The Society’s principal contention was that the ADA’s accommodation requirement does not require an employer to make accommodations that are primarily for the individual’s personal benefit. This means employers are not required to make any adjustment or modification that assists the individual throughout his or her daily activities, on and off the job, or to provide any amenity or convenience that is not job–related. The court, however, rejected the Society’s claim that the parking space requested by Lyons was a “personal benefit.” A proximate parking space, the court explained, could be a reasonable accommodation because it is an essential aspect of most jobs to appear at work regularly and on time.

In reaching this conclusion, the court first noted that the examples of reasonable accommodation cited in the ADA itself are both non–exclusive and wide ranging; they include all of the following: making existing facilities readily accessible to and usable by individuals with disabilities, job restructuring, part–time or modified work schedules, reassignment to a vacant position, acquisition or modification of equipment or devices, appropriate adjustment or modifications of examinations, training materials or policies, the provision of qualified readers or interpreters, and other similar accommodations.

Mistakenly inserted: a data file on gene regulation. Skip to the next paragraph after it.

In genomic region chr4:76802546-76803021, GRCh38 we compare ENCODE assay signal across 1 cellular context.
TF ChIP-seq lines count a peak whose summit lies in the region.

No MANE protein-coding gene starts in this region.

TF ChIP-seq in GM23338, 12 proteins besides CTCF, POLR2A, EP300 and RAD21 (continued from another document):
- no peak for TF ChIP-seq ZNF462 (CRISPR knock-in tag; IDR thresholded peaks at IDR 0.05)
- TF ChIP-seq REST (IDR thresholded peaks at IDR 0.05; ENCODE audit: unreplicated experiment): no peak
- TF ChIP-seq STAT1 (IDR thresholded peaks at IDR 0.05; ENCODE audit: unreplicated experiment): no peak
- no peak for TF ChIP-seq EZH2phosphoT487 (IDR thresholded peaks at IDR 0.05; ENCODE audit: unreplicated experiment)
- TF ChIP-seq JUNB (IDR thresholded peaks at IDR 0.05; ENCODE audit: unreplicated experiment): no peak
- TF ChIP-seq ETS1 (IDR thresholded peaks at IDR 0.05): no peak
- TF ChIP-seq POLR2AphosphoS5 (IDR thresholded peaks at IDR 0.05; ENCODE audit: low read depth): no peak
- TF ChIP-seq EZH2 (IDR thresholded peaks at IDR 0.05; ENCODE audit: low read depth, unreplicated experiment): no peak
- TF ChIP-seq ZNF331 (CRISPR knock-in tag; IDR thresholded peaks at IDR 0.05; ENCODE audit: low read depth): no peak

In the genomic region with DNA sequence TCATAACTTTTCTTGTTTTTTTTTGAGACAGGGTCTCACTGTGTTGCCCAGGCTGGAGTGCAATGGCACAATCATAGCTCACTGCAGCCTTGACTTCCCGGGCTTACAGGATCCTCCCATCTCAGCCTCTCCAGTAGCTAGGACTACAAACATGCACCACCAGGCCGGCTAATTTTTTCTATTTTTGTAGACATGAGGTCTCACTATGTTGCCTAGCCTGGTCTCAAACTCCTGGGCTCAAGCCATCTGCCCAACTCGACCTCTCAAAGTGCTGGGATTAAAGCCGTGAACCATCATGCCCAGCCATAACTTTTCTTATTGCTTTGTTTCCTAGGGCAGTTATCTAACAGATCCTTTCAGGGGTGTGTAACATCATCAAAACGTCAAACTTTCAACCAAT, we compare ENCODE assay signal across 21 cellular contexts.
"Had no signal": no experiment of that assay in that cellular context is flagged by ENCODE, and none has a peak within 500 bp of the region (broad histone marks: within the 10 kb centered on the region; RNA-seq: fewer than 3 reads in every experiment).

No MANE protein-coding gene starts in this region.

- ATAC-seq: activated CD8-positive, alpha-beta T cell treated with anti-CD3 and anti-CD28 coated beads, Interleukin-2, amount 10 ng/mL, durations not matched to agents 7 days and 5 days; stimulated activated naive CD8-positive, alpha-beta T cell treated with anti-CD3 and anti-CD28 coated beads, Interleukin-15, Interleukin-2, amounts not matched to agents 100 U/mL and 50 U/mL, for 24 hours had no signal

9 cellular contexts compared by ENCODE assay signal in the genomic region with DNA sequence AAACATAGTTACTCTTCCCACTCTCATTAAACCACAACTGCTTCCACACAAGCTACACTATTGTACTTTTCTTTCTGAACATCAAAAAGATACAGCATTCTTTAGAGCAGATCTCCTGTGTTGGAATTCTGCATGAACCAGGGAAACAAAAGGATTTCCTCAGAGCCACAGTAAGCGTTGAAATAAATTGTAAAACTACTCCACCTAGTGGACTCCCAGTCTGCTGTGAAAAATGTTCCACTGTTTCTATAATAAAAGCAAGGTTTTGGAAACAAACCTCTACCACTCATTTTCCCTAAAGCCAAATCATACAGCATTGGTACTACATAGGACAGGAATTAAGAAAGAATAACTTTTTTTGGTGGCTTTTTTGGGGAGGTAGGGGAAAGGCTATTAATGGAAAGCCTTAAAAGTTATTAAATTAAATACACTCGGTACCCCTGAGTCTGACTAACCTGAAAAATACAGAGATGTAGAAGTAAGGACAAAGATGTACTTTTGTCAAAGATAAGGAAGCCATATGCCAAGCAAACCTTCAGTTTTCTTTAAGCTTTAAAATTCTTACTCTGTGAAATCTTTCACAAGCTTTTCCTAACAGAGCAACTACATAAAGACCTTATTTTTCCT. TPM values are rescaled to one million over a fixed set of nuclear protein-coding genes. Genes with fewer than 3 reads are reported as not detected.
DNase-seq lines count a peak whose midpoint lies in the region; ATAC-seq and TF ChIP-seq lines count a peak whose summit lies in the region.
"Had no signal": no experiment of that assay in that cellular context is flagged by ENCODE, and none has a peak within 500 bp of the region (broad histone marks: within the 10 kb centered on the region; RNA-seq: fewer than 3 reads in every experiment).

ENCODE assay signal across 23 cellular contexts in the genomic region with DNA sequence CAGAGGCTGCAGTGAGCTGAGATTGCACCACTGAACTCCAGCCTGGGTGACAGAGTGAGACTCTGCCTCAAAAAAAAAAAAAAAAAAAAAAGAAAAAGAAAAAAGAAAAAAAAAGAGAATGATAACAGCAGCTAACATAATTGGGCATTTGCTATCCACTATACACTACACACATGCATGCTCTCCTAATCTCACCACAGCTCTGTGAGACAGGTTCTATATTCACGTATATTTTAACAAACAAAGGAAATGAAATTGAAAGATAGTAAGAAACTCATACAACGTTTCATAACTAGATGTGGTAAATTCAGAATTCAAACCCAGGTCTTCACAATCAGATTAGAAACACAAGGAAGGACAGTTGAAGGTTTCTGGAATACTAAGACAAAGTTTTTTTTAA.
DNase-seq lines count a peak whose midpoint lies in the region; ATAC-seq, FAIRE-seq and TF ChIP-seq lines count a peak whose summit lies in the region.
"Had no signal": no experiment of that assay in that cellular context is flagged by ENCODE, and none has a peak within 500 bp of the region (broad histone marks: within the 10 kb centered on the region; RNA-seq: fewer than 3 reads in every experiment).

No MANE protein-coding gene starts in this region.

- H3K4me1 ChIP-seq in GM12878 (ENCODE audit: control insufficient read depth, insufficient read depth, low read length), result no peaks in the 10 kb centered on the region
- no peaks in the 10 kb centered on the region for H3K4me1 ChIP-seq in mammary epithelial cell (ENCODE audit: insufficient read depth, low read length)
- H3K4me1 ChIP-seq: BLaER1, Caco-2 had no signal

The court also cited regulations promulgated by the Equal Employment Opportunity Commission under the ADA that suggest the broad scope of an employer’s duty to accommodate, including an obligation to “provide modifications or adjustments to the work environment, or to the manner or circumstances under which the position held or desired is customarily performed, that enable a qualified individual with a disability to perform the essential functions of that position, or that enable a covered entity’s employee with a disability to enjoy equal benefits and privileges of employment as are enjoyed by its other similarly–situated employees without disabilities.”